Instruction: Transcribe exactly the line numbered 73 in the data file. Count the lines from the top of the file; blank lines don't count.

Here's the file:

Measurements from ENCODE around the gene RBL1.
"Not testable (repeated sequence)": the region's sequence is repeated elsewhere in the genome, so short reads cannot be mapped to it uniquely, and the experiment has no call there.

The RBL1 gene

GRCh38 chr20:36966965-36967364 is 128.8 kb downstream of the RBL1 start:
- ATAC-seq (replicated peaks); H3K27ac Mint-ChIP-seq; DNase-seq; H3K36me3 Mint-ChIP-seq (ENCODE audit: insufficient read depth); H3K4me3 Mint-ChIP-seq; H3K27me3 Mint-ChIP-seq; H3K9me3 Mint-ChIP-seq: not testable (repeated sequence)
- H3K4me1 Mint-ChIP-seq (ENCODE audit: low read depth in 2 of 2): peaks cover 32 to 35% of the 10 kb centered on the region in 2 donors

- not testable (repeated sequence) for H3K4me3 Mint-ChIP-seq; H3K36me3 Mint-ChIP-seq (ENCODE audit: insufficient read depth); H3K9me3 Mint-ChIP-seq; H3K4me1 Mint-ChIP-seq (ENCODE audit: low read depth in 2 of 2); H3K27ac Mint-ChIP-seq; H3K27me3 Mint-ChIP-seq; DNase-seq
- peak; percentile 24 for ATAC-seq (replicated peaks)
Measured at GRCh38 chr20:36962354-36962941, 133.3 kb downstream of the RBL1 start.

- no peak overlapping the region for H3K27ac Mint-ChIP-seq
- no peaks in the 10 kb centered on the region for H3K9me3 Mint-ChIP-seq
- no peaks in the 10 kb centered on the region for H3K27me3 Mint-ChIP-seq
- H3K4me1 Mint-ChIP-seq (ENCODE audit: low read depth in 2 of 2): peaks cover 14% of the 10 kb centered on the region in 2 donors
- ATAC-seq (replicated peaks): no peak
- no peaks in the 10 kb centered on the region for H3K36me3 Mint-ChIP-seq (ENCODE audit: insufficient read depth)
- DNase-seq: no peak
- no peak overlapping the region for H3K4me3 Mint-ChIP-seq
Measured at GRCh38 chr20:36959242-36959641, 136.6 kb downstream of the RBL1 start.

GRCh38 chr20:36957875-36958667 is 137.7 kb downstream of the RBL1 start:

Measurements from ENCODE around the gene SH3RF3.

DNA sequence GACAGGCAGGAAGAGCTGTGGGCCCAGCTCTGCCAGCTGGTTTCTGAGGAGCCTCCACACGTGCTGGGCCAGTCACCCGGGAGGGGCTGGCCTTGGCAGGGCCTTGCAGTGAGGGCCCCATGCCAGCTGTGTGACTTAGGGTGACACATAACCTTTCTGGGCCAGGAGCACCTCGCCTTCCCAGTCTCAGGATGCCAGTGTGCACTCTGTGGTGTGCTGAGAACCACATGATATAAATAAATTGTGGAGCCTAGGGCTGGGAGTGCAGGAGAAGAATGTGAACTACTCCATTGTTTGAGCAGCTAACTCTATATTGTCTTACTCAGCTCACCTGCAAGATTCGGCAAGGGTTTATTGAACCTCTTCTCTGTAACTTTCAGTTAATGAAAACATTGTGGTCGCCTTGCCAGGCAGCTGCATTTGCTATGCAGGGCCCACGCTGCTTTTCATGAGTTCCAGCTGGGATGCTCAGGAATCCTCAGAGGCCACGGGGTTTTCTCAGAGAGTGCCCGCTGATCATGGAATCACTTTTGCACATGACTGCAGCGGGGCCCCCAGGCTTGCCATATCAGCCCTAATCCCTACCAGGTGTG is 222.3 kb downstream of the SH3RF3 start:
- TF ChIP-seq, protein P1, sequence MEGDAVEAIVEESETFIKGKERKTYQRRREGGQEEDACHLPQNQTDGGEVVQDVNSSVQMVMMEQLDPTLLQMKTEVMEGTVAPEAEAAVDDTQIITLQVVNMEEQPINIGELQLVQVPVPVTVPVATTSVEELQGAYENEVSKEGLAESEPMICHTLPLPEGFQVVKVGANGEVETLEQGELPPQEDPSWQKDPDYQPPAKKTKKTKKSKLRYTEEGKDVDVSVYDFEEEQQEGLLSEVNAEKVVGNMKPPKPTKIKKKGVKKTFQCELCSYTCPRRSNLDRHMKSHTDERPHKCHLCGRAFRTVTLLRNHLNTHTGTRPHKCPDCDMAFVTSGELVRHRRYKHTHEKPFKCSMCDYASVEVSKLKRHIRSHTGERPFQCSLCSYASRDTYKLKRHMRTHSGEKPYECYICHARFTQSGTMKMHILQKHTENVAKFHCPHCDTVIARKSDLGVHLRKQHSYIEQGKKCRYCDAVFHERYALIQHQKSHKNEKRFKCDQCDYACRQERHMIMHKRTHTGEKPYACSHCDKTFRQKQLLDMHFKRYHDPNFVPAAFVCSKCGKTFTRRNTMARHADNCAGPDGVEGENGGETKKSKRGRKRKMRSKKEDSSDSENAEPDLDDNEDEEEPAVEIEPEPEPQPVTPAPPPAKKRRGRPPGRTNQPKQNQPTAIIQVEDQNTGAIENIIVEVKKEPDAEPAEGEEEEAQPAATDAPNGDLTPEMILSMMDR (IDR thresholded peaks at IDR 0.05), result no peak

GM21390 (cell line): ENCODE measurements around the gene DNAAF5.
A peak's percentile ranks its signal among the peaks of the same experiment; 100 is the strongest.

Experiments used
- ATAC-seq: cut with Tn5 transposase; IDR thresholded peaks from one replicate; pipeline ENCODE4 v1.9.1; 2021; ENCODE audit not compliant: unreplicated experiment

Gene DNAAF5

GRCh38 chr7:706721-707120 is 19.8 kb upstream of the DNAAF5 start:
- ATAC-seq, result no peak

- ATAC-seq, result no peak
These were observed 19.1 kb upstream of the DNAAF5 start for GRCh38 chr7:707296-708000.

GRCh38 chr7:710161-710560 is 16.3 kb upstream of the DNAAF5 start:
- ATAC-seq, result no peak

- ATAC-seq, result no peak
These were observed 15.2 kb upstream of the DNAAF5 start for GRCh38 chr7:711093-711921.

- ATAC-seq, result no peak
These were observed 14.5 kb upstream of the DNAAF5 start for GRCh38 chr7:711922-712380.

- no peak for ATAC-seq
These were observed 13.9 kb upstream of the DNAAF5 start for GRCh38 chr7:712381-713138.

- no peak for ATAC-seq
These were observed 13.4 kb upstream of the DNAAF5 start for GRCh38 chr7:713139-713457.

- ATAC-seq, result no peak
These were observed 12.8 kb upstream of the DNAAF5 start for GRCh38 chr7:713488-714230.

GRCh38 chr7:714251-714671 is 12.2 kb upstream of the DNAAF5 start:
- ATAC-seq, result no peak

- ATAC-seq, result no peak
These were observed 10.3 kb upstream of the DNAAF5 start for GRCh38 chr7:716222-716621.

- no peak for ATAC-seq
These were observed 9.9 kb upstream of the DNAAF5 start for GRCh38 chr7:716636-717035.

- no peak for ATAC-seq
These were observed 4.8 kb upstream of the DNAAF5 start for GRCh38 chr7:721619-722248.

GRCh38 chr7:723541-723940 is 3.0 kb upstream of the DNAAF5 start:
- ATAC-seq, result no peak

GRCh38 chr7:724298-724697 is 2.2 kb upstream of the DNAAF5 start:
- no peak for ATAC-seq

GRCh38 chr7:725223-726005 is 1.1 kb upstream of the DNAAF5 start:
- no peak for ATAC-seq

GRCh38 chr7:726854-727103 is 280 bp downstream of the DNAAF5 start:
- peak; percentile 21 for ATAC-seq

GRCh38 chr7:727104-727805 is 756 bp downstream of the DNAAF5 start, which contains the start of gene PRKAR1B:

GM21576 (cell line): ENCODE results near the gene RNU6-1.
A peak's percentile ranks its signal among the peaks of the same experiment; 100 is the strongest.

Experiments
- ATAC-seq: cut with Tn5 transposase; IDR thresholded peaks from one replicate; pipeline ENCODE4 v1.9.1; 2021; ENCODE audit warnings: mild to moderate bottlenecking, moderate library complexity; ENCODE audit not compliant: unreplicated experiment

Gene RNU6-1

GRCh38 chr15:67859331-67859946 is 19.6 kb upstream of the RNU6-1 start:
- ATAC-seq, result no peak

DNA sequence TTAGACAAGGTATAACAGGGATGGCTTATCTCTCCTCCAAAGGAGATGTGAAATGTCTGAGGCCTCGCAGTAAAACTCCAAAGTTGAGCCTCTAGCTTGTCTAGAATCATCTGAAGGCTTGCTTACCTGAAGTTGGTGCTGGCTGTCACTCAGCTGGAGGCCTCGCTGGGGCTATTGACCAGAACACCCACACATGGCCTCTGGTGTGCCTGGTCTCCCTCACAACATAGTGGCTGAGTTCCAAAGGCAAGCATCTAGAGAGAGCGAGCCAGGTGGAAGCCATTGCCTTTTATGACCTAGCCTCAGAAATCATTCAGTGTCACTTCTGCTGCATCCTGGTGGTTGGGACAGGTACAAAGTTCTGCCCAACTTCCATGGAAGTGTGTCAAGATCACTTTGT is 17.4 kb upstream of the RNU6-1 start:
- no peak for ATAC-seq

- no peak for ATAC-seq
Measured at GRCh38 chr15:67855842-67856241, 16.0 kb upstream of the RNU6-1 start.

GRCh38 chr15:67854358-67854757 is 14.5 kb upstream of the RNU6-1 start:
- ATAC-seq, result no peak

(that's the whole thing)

- ATAC-seq, result no peak